Recent Reads #56

As ever, today I will be briefly reviewing all the books I’ve read since my last post in approximately fifty words. 

Some of these books either aren’t released yet or I want to write a full review of in the future, so I’ll just have a quick thought with the full review to come!


All American Boys by Jason Reynolds and Brendan Kiely

⭐️🧠

TW: racism, police brutality, assault

This is one of those books that demands your attention and commands you to listen. It’s cliche to say, but it really is a powerful book and its core message is one that we all need to embrace – no longer can we be passive bystanders to injustice and hatred.

Full review here.

Rating: 4.5 out of 5.

Firekeeper’s Daughter by Angeline Boulley

⭐️🧠

TW: drug use, drug addiction, gun violence, sexual assault, violence

This is an incredibly strong and memorable debut. It’s a YA mystery unlike any other I’ve read, full of wonderful representation and a cast of characters that have such vivid and distinct voices. Boulley has crafted a story that will constantly keep you on your toes.

Full review here.

Rating: 4 out of 5.

We Free The Stars by Hafsah Faizal

⭐️🏳️‍🌈 (side character)

TW: blood, gore, violence, physical abuse, emotional abuse

Faizal’s writing is so lush, evocative and rich. The world she’s created is incredibly imaginative and populated with nuanced, interesting characters. However, I just felt like there was some vital element missing, but I think this is a case of me rather than the book. I just felt really disconnected from the book the whole time I was reading, so didn’t fully engage with the characters that much. I’m hugely disappointed, but will try a reread at some point in the future.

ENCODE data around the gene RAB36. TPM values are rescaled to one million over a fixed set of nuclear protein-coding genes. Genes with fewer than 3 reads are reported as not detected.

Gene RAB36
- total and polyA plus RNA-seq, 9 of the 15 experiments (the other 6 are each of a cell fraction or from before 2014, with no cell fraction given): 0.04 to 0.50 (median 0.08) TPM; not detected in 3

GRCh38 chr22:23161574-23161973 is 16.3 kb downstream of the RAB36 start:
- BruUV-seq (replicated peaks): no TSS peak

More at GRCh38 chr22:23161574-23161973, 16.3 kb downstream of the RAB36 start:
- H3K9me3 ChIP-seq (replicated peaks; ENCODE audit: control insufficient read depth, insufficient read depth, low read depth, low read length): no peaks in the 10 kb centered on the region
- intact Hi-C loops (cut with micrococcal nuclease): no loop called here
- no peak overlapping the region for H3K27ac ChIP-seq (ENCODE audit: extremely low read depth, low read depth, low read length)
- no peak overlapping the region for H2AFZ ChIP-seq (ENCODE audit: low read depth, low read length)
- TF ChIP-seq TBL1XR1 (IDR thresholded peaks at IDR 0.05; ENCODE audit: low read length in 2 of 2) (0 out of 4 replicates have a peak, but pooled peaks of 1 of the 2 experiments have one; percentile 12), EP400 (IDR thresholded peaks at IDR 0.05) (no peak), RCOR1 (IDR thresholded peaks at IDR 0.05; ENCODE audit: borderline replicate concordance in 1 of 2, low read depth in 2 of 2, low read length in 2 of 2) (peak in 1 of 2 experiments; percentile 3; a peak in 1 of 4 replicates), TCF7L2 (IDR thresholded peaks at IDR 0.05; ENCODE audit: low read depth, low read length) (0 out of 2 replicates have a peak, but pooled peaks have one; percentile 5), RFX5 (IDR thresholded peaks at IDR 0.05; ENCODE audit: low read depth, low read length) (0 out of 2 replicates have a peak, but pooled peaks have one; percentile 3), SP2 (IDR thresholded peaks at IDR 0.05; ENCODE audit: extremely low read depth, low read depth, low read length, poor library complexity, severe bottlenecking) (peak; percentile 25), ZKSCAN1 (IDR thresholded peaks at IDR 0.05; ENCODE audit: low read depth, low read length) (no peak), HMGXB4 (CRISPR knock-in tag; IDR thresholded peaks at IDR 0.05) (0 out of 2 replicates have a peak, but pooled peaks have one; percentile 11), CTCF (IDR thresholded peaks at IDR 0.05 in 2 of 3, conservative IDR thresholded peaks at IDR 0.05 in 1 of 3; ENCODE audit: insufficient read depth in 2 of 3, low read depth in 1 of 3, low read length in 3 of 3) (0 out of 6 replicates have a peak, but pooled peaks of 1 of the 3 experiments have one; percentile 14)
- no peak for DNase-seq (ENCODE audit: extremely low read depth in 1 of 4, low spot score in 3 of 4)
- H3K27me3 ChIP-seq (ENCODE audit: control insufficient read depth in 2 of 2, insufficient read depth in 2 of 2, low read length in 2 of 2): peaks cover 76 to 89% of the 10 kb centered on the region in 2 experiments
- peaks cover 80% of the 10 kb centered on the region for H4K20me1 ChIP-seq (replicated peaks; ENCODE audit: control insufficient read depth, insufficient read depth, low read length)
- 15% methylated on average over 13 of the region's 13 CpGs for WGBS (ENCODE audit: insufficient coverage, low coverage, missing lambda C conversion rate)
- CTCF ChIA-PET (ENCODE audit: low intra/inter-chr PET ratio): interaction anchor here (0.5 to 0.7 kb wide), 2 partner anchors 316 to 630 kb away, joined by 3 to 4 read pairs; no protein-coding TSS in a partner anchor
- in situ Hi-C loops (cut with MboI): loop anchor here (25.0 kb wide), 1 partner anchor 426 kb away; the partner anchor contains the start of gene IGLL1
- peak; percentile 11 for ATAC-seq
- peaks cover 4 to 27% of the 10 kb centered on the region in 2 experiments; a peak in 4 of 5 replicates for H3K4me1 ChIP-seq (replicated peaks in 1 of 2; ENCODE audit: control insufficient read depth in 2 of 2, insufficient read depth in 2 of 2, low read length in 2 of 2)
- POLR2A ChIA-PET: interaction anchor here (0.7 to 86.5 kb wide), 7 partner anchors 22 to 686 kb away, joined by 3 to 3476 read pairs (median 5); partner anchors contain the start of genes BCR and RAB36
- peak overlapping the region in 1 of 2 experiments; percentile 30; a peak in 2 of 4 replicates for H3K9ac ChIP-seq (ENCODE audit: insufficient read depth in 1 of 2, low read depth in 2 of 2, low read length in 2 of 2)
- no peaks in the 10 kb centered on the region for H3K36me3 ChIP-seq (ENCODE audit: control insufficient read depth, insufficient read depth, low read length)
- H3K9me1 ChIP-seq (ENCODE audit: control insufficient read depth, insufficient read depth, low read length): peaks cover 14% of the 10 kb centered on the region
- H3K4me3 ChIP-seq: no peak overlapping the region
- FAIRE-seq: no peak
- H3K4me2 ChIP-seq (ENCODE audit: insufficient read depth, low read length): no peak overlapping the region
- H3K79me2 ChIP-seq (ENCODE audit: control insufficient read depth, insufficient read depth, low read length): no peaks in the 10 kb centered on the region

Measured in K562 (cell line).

Rating: 3 out of 5.

Rule of Wolves by Leigh Bardugo

⭐️🏳️‍🌈🧠

TW: blood, violence, racism, death, murder, suicide, war, grief

What I deeply love about the Grishaverse is the strength of its characters. Here, they only grow and become more nuanced, continuing their individual explorations of trauma and grief and reconciling them with their own search for identity. There’s always been a focus on carving out your own path in life and surrounding yourself with a found family that you adore. Rule of Wolves is aware of where its strengths lie and massively leans into them.

Full review here.

Rating: 4.5 out of 5.

The Mirror Season by Anna-Marie McLemore

⭐️🏳️‍🌈🧠

TW: on page graphic details of sexual assault, PTSD, homophobia, bullying, victim shaming, slut shaming, racism, body shaming, drugging

McLemore has such a gift and I would read anything they decide to produce. Their work is stunning every time. Yet again, this was a stunning, lyrical and deeply moving story. I loved how elements of The Snow Queen were woven into an exploration of sexual assault and trauma. This is not an easy read, but you can feel the pages shudder with emotion and tinges of hope for the future.

Rating: 4.5 out of 5.

A Pho Love Story by Loan Le

⭐️

TW: loss of a loved one, racism, stories of war

I absolutely loved the premise of two competing restaurant families and their children who fall in love, Romeo and Juliet style. This was such an adorable and lovable story, complete with romance and plenty of mouth-watering food. At its core, this is a story about first love, pursuing your dreams and family.

Full review here.

Rating: 4 out of 5.

These Feathered Flames by Alexandra Overy

⭐️🏳️‍🌈🧠

TW: Death of a parent, emotional and physical abuse, on page death, violence (full details here)